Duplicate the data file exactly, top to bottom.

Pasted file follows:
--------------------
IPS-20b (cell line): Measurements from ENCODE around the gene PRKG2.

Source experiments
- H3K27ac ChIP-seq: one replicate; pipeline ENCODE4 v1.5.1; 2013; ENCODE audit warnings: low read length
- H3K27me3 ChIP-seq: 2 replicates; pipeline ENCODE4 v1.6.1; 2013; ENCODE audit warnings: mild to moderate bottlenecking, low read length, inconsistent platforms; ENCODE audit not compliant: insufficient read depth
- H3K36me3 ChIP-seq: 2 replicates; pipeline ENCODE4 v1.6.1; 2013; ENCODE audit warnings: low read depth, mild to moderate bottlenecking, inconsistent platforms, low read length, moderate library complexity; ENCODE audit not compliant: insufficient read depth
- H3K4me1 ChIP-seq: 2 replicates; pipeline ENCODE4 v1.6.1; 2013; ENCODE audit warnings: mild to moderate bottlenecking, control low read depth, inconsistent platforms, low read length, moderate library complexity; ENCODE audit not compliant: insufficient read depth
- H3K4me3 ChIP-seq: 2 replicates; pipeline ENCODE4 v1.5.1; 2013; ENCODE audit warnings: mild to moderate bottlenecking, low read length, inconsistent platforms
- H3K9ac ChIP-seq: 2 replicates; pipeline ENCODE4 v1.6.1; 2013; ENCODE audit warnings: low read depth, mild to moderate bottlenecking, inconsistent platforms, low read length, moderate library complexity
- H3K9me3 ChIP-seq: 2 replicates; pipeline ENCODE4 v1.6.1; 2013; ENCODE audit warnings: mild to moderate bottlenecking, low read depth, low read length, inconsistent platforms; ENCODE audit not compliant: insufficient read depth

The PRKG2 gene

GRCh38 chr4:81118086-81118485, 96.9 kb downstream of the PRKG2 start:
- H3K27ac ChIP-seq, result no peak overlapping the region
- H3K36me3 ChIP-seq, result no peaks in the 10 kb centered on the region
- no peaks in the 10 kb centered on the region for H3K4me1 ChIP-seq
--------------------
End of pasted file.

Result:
IPS-20b (cell line): Measurements from ENCODE around the gene PRKG2.

Source experiments
- H3K27ac ChIP-seq: one replicate; pipeline ENCODE4 v1.5.1; 2013; ENCODE audit warnings: low read length
- H3K27me3 ChIP-seq: 2 replicates; pipeline ENCODE4 v1.6.1; 2013; ENCODE audit warnings: mild to moderate bottlenecking, low read length, inconsistent platforms; ENCODE audit not compliant: insufficient read depth
- H3K36me3 ChIP-seq: 2 replicates; pipeline ENCODE4 v1.6.1; 2013; ENCODE audit warnings: low read depth, mild to moderate bottlenecking, inconsistent platforms, low read length, moderate library complexity; ENCODE audit not compliant: insufficient read depth
- H3K4me1 ChIP-seq: 2 replicates; pipeline ENCODE4 v1.6.1; 2013; ENCODE audit warnings: mild to moderate bottlenecking, control low read depth, inconsistent platforms, low read length, moderate library complexity; ENCODE audit not compliant: insufficient read depth
- H3K4me3 ChIP-seq: 2 replicates; pipeline ENCODE4 v1.5.1; 2013; ENCODE audit warnings: mild to moderate bottlenecking, low read length, inconsistent platforms
- H3K9ac ChIP-seq: 2 replicates; pipeline ENCODE4 v1.6.1; 2013; ENCODE audit warnings: low read depth, mild to moderate bottlenecking, inconsistent platforms, low read length, moderate library complexity
- H3K9me3 ChIP-seq: 2 replicates; pipeline ENCODE4 v1.6.1; 2013; ENCODE audit warnings: mild to moderate bottlenecking, low read depth, low read length, inconsistent platforms; ENCODE audit not compliant: insufficient read depth

The PRKG2 gene

GRCh38 chr4:81118086-81118485, 96.9 kb downstream of the PRKG2 start:
- H3K27ac ChIP-seq, result no peak overlapping the region
- H3K36me3 ChIP-seq, result no peaks in the 10 kb centered on the region
- no peaks in the 10 kb centered on the region for H3K4me1 ChIP-seq